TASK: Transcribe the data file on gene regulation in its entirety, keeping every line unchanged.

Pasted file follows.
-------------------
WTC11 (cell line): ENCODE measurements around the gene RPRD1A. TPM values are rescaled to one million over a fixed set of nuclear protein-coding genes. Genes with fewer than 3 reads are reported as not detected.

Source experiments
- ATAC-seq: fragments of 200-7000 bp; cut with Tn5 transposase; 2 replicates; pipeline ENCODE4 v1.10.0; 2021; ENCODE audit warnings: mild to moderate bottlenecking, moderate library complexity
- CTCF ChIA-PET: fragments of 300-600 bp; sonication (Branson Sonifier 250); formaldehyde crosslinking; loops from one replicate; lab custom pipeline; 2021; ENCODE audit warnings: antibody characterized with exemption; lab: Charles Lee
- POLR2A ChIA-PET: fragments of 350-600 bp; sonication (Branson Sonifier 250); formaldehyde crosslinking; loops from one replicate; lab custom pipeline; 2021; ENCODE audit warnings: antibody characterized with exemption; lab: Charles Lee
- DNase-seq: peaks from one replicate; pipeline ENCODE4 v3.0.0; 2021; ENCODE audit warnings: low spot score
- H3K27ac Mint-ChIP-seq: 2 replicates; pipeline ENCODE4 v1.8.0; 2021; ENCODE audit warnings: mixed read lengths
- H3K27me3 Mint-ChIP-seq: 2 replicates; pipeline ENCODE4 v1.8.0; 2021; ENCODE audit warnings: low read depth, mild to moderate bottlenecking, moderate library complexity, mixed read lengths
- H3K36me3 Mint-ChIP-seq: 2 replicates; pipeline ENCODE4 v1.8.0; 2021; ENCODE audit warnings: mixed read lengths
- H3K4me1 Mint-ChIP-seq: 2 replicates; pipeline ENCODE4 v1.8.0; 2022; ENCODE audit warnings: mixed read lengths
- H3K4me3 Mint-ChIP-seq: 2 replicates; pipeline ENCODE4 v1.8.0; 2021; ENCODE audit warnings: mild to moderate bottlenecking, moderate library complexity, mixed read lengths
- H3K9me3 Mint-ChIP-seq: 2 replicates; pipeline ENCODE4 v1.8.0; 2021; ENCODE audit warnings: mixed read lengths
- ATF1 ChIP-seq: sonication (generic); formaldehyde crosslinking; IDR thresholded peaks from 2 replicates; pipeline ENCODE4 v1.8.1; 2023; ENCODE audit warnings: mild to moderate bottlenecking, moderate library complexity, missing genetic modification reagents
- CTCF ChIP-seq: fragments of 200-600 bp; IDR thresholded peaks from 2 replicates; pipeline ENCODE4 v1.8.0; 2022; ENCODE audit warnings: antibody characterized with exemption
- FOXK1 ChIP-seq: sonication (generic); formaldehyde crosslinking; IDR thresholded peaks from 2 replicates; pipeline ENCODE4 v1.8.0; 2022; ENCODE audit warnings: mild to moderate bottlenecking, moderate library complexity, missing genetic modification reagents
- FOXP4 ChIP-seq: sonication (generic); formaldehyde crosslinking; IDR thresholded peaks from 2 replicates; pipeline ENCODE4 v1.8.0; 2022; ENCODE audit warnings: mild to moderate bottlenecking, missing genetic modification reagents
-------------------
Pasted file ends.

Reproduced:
WTC11 (cell line): ENCODE measurements around the gene RPRD1A. TPM values are rescaled to one million over a fixed set of nuclear protein-coding genes. Genes with fewer than 3 reads are reported as not detected.

Source experiments
- ATAC-seq: fragments of 200-7000 bp; cut with Tn5 transposase; 2 replicates; pipeline ENCODE4 v1.10.0; 2021; ENCODE audit warnings: mild to moderate bottlenecking, moderate library complexity
- CTCF ChIA-PET: fragments of 300-600 bp; sonication (Branson Sonifier 250); formaldehyde crosslinking; loops from one replicate; lab custom pipeline; 2021; ENCODE audit warnings: antibody characterized with exemption; lab: Charles Lee
- POLR2A ChIA-PET: fragments of 350-600 bp; sonication (Branson Sonifier 250); formaldehyde crosslinking; loops from one replicate; lab custom pipeline; 2021; ENCODE audit warnings: antibody characterized with exemption; lab: Charles Lee
- DNase-seq: peaks from one replicate; pipeline ENCODE4 v3.0.0; 2021; ENCODE audit warnings: low spot score
- H3K27ac Mint-ChIP-seq: 2 replicates; pipeline ENCODE4 v1.8.0; 2021; ENCODE audit warnings: mixed read lengths
- H3K27me3 Mint-ChIP-seq: 2 replicates; pipeline ENCODE4 v1.8.0; 2021; ENCODE audit warnings: low read depth, mild to moderate bottlenecking, moderate library complexity, mixed read lengths
- H3K36me3 Mint-ChIP-seq: 2 replicates; pipeline ENCODE4 v1.8.0; 2021; ENCODE audit warnings: mixed read lengths
- H3K4me1 Mint-ChIP-seq: 2 replicates; pipeline ENCODE4 v1.8.0; 2022; ENCODE audit warnings: mixed read lengths
- H3K4me3 Mint-ChIP-seq: 2 replicates; pipeline ENCODE4 v1.8.0; 2021; ENCODE audit warnings: mild to moderate bottlenecking, moderate library complexity, mixed read lengths
- H3K9me3 Mint-ChIP-seq: 2 replicates; pipeline ENCODE4 v1.8.0; 2021; ENCODE audit warnings: mixed read lengths
- ATF1 ChIP-seq: sonication (generic); formaldehyde crosslinking; IDR thresholded peaks from 2 replicates; pipeline ENCODE4 v1.8.1; 2023; ENCODE audit warnings: mild to moderate bottlenecking, moderate library complexity, missing genetic modification reagents
- CTCF ChIP-seq: fragments of 200-600 bp; IDR thresholded peaks from 2 replicates; pipeline ENCODE4 v1.8.0; 2022; ENCODE audit warnings: antibody characterized with exemption
- FOXK1 ChIP-seq: sonication (generic); formaldehyde crosslinking; IDR thresholded peaks from 2 replicates; pipeline ENCODE4 v1.8.0; 2022; ENCODE audit warnings: mild to moderate bottlenecking, moderate library complexity, missing genetic modification reagents
- FOXP4 ChIP-seq: sonication (generic); formaldehyde crosslinking; IDR thresholded peaks from 2 replicates; pipeline ENCODE4 v1.8.0; 2022; ENCODE audit warnings: mild to moderate bottlenecking, missing genetic modification reagents